Re:Couldn't be done in U.S. (0)

Anonymous Coward | about 10 years ago | (#10143404)

In the U.S. this would never get done. Between the "not in my backyard" protests, and over-regulation

yeah, a dictatorship is nice to get things done, isn't it? just as long as the dictators projects/philosophies agree with yours, that is.

Me wonders (1)

M1th (809766) | about 10 years ago | (#10143285)

Hmm, I wonder what the US government have to say about this...

Excellent news (5, Insightful)

turgid (580780) | about 10 years ago | (#10143290)

This is wonderful news for China, the environment and nuclear scientists and engineers the world over.

China is showing that it is forward-thinking enough to look beyond fossil fuels for its electricity. This can only be good for the environment and global warming in particular.

I hope this reopens the nuclear power debate in the West. The USA and Europe should seriously consider comitting to new nuclear power plants for both economic and environmental reasons.

Re:Excellent news (0)

TheRealMindChild (743925) | about 10 years ago | (#10143397)

Global Warming [environmentaldefense.org] Is [junkscience.com] a myth [aim.org]

it's nuclear or carbon (0)

Anonymous Coward | about 10 years ago | (#10143291)

I heard Nathan Lewis, a stanford researcher who studies solar cells, give a talk about the future of energy a few months ago. The thesis of his talk was that there are only two real options for the future of energy: 1) we put way more carbon in the air than has been there in the last x-thousand years or 2) we go nuclear. It looks like china is choosing the latter.

USA syndrome? (5, Funny)

MrMr (219533) | about 10 years ago | (#10143295)

Isn't that what they call running a reactor without coolant until meltdown in China?

Confucius Say... (-1, Troll)

bobobobo (539853) | about 10 years ago | (#10143296)

Kaboom!

Hopefully they stay the course. (5, Insightful)

Foggiano (722250) | about 10 years ago | (#10143298)

China's need for energy in the future is going to be enormous, and I'd much rather see it produced by nuclear fission than by buring coal. No matter how bad you might think nuclear power is, buring coal is even worse.

Re:Hopefully they SAVE THE CITY (0)

Anonymous Coward | about 10 years ago | (#10143413)

"No matter how bad you might think nuclear power is, buring coal is even worse."

Yeah, and how many cities did you go through in SimCity to learn this precious tidbit of knowledge?

Re:Hopefully they stay the course. (1)

Erick the Red (684990) | about 10 years ago | (#10143441)

No matter how bad you might think nuclear power is, buring coal is even worse.

Fortunately, it seems that most Slashdotters believe that nuclear power is good. It's efficient, safe, and the "pollution" it produces isn't dumped into the environment, it is collected and delt with.

Good! (4, Insightful)

American AC in Paris (230456) | about 10 years ago | (#10143301)

Take a look at the current fossil fuel situation We're bumping right up against maximum output, and China's energy needs are growing rapidly--and showing no signs of letting up any time soon. (Same goes for the rest of Asia, for that matter.)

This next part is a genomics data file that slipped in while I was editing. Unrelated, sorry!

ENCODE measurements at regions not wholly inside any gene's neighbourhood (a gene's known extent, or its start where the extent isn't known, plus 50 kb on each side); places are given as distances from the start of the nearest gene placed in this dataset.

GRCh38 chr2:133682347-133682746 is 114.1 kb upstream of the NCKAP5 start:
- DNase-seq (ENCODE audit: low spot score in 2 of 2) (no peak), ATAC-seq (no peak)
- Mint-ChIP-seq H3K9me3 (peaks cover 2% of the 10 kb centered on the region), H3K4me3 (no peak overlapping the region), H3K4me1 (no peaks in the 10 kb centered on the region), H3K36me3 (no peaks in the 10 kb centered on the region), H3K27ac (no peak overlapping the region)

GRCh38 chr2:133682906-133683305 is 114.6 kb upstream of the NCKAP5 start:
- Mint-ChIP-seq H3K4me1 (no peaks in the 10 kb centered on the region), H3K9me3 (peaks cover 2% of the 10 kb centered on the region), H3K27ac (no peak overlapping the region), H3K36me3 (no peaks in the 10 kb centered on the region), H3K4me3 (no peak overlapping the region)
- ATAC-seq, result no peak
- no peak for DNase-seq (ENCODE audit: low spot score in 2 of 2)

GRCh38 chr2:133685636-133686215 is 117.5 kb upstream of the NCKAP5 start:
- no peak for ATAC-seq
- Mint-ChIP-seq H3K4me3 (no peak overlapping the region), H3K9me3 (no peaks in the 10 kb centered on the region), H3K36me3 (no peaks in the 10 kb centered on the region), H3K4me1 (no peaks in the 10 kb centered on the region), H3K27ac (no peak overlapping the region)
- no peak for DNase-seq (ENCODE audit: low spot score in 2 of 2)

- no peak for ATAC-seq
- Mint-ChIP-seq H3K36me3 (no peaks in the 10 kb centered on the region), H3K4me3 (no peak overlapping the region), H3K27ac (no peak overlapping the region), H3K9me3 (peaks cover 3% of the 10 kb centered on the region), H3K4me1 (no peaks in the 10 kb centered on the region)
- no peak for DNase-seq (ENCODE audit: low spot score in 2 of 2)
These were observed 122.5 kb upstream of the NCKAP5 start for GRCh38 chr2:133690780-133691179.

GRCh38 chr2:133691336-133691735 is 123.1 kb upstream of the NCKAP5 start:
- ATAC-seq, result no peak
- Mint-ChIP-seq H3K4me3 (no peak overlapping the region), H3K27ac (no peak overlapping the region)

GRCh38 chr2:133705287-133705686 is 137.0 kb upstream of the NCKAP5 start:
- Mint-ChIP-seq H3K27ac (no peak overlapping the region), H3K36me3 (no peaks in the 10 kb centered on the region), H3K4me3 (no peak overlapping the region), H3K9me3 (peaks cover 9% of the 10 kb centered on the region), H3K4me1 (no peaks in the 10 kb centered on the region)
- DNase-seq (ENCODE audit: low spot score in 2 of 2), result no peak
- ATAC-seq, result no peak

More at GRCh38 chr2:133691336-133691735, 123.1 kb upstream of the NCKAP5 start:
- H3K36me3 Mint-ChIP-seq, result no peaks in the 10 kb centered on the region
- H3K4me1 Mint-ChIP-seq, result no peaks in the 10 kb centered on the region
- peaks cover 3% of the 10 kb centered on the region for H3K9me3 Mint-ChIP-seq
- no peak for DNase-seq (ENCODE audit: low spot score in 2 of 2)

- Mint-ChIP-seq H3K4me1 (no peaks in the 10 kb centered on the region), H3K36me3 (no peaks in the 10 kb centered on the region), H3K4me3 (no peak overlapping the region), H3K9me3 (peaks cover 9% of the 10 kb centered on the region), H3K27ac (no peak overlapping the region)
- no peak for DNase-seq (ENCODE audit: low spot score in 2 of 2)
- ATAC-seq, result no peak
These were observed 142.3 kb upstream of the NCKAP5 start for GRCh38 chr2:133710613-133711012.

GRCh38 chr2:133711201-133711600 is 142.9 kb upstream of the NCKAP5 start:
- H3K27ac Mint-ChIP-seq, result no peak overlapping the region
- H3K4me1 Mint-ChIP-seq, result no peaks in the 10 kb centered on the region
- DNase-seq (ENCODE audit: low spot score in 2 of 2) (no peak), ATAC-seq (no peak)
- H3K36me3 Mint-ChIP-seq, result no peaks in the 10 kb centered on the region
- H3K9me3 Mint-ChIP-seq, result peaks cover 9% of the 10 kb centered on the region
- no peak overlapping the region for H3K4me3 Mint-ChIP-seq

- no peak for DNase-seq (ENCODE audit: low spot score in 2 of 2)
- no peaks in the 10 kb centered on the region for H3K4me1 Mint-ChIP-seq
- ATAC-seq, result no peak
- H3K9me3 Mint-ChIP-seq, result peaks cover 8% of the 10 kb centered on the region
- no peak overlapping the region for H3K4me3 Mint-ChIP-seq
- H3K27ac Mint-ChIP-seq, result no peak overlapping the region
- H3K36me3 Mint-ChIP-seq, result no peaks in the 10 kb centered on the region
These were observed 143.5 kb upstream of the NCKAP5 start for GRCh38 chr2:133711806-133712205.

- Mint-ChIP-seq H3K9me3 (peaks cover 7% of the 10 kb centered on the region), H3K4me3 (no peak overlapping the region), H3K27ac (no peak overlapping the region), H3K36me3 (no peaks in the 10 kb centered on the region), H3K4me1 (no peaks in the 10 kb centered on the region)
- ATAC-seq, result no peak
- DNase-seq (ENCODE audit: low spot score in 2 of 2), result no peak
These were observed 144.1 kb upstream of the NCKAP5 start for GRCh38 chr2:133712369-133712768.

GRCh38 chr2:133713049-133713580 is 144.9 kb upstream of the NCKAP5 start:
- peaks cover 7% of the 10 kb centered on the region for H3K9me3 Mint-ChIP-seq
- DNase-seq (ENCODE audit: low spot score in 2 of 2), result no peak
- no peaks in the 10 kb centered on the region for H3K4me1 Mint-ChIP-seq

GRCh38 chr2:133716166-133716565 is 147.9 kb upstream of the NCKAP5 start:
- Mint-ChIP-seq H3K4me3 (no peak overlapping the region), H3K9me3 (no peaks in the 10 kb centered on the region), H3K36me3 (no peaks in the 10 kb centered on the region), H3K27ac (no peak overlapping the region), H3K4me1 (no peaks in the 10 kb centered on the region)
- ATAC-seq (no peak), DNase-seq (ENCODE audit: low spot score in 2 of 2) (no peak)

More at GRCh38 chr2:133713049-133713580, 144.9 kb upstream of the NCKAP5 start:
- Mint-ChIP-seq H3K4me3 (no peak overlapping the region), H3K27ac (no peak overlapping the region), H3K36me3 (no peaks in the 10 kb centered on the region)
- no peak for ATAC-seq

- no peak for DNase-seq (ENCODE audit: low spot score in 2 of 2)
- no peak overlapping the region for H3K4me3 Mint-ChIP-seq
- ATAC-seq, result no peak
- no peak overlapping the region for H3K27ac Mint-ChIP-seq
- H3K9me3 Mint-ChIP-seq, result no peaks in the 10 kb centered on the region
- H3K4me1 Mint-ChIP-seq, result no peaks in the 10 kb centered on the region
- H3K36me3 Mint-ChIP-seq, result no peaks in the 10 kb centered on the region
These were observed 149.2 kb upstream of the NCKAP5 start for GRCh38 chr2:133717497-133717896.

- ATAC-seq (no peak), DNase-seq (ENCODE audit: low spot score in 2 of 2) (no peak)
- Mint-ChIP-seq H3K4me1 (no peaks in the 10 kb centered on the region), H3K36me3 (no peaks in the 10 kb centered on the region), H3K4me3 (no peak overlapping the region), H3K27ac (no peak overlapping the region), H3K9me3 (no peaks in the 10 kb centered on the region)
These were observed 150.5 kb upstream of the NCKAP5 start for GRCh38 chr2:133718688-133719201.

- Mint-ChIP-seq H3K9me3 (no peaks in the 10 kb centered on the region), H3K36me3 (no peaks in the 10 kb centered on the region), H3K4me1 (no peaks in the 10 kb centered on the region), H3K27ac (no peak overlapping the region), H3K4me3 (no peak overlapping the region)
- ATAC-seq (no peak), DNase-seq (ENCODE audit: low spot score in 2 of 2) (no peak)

You think China -or- the US wants to duke it out over $100+ barrels of oil in the next few years?

Re:Good! (1)

antifoidulus (807088) | about 10 years ago | (#10143415)

The problem is nuclear fuel is somewhat limited as well. Some people predict it will run out in about 50 years, which by then China will have it's new nuclear reactors up and running....
here [slashdot.org] is an interesting book on the subject.

Space (4, Funny)

daeley (126313) | about 10 years ago | (#10143306)

A Chinese research institution demonstrated the safety of their test reactor against meltdown by shutting off the coolant. ...thus creating in an explosive instant the second thing in China you can see from space. ;)

Very good (1)

CrimsonAvenger (580665) | about 10 years ago | (#10143312)

I'm not a big fan of Pebble Bed over Pressurized Water, but it is really nice to see someone getting into nuclear in a big way.

Hopefully the Chinese won't do something stupid to queer it for the rest of us.

Re:Very good (1)

mrtroy (640746) | about 10 years ago | (#10143408)

I'm not a big fan of Pebble Bed over Pressurized Water, but it is really nice to see someone getting into nuclear in a big way

Why not...from what I have read its great in a safety sense...

Safety test (3, Insightful)

marco0009 (716718) | about 10 years ago | (#10143313)

"A Chinese research institution demonstrated the safety of their test reactor against meltdown by shutting off the coolant."

And what would have happened (other than the obvious) had done had their safety system failed?

Re:Safety test (1)

nelsonal (549144) | about 10 years ago | (#10143424)

Generally in a reactor the coolant is the safety system. What this is claiming (IANANE) is that the reaction controls itself. Other reactor designs require constant coolant to moderate the speed of the reaction (usually by absorbing neutrons and possibly heat).

Will they never learn? (3, Funny)

Azathoth!EDC (222280) | about 10 years ago | (#10143314)

One word: Godzilla.

Re:Will they never learn? (1)

dykofone (787059) | about 10 years ago | (#10143385)

That was Japan.